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Universal Turing Machines II
It's a little easier to see how to build a universal
Turing machine if we use a three-tape Turing machine.
We have already noted that a multitape Turing machine is
equivalent to a standard Turing machine.
In fact, once you get into the details, it's probably
easier to do on a single-tape machine.
- One tape holds the "program." This consists of
a set of 5-tuples (old state, symbol read, symbol
to write, direction, new state).
- A second tape holds the current "state" of the Turing
machine that we are emulating.
- A third tape holds the "input" and will, upon completion,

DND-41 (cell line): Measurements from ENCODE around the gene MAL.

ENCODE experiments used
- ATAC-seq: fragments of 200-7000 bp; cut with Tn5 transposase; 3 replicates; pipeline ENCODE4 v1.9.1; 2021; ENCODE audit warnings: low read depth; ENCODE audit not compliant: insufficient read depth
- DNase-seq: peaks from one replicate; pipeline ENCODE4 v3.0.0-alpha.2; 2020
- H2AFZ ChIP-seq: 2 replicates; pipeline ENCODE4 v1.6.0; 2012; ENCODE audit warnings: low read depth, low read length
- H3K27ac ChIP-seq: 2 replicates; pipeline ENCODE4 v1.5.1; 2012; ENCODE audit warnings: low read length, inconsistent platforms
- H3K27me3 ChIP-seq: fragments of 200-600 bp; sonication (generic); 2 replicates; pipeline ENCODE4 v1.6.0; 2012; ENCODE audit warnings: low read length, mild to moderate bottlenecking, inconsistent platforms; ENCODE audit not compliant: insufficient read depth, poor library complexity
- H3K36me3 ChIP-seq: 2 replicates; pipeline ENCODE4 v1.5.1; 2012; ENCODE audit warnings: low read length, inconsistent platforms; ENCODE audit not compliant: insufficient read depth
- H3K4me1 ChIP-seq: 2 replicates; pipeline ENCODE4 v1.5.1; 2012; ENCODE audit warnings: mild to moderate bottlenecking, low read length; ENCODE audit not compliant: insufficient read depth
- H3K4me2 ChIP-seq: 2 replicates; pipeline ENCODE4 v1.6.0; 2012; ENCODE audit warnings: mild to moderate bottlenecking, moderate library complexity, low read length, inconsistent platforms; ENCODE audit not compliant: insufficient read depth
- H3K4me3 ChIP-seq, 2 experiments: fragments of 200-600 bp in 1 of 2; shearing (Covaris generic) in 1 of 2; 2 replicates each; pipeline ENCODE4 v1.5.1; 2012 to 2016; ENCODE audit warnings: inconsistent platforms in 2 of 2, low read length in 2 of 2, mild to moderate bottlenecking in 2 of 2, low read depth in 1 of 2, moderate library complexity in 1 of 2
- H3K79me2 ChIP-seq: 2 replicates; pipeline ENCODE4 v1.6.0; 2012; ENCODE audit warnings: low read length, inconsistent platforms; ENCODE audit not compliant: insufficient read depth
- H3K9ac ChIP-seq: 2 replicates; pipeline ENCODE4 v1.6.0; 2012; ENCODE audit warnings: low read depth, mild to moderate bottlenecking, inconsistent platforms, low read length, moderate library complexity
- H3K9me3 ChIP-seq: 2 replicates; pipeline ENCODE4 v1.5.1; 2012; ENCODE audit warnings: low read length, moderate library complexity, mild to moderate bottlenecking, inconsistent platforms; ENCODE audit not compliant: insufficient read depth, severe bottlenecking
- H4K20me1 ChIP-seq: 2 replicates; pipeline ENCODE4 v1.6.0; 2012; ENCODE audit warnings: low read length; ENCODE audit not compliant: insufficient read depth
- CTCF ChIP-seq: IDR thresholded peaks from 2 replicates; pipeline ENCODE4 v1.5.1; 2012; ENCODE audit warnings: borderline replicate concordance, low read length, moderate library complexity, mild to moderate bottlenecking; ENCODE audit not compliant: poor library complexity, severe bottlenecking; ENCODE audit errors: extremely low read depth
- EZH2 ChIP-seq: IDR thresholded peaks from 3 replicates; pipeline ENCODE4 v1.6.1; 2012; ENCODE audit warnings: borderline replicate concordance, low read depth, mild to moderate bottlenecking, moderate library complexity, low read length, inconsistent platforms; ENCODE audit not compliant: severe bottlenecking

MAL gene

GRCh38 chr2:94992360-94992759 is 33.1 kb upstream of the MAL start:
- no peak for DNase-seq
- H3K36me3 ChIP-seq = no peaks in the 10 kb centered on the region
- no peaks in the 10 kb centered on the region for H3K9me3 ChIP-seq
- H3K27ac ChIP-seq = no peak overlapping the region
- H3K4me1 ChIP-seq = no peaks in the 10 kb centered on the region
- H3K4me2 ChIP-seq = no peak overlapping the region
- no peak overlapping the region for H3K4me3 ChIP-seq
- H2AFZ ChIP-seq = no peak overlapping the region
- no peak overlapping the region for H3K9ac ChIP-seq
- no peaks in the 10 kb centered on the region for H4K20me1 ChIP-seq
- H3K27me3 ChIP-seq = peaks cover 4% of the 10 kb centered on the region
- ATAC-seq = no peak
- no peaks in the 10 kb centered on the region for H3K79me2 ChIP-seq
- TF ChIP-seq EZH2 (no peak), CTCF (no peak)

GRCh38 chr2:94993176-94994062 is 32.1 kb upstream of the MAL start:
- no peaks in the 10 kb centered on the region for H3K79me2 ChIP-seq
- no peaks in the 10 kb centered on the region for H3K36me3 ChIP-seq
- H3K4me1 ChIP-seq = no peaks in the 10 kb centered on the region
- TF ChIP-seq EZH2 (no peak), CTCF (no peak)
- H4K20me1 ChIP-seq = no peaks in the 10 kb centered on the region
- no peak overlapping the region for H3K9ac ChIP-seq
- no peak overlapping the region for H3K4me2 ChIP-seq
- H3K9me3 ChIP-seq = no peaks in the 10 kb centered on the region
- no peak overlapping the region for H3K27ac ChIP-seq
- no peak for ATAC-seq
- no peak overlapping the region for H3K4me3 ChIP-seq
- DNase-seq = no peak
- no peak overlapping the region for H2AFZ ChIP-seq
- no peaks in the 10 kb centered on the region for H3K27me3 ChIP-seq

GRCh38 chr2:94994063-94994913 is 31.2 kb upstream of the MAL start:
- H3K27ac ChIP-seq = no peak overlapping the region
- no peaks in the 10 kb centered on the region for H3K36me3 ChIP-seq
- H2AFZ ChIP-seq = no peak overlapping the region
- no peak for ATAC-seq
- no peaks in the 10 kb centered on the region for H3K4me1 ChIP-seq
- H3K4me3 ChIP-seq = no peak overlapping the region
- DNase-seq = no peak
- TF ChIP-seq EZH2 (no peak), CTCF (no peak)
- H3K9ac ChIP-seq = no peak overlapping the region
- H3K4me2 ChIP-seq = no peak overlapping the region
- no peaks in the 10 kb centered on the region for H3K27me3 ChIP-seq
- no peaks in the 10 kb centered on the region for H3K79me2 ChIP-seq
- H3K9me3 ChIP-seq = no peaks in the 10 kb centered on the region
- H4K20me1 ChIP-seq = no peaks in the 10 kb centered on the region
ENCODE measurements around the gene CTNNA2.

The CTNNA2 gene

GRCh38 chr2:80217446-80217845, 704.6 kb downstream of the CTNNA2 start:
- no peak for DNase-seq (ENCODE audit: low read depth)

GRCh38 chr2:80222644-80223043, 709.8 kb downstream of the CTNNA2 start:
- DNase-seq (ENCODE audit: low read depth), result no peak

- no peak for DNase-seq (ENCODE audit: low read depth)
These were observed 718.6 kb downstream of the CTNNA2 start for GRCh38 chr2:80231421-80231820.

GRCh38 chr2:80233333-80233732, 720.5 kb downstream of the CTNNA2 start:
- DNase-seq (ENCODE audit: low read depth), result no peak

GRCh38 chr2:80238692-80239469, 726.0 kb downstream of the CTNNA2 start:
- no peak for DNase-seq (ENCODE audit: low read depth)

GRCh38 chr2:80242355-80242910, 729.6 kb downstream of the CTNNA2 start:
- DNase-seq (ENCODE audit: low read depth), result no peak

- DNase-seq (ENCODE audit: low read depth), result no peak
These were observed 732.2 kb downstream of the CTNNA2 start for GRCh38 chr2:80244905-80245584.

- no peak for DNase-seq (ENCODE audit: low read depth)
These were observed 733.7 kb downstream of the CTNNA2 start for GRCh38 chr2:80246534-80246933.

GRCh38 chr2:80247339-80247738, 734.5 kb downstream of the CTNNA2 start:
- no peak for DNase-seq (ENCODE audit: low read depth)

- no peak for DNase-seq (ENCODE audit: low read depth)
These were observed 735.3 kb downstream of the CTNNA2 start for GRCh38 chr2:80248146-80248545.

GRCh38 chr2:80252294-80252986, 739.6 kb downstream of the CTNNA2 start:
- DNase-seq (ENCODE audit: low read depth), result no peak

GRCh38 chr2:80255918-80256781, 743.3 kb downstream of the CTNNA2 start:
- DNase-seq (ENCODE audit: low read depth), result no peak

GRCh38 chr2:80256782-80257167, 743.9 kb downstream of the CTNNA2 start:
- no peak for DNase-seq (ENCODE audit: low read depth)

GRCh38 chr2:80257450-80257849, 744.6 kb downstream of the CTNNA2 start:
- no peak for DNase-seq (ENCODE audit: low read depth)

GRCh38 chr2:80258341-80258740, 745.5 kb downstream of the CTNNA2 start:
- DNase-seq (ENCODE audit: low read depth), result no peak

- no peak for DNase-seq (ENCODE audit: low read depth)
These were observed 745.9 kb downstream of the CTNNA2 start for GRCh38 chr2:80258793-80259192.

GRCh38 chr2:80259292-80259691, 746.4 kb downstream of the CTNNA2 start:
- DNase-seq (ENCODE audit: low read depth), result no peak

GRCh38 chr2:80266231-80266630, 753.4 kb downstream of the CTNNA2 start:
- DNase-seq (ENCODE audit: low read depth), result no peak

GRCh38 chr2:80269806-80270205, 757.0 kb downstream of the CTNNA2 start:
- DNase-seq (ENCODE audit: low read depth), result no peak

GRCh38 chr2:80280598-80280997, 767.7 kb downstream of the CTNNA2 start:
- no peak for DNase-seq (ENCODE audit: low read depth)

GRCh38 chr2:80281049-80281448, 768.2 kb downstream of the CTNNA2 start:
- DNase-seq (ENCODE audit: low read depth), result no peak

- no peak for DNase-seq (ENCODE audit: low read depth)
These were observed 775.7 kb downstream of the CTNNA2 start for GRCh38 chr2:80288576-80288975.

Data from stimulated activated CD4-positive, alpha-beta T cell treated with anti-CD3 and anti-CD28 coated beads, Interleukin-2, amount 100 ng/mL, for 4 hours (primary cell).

hold the "output."
Again, since the tape alphabet of the emulated Turing
machine may be larger than the tape alphabet of our
universal Turing machine, we may need to encode the alphabet.
(This is exactly analogous to using eight bits to represent
an ASCII byte.)
We will not complete the development of a universal Turing machine,
but it isn't as difficult as you might think.
One of my textbooks has a complete universal Turing machine
in only 23 states (and a reasonably small alphabet).
I have heard of a Turing machine that implements a FORTRAN compiler.
Some people have too much time on their hands.
Copyright © 1996 by David Matuszek
Last modified Mar 27, 1996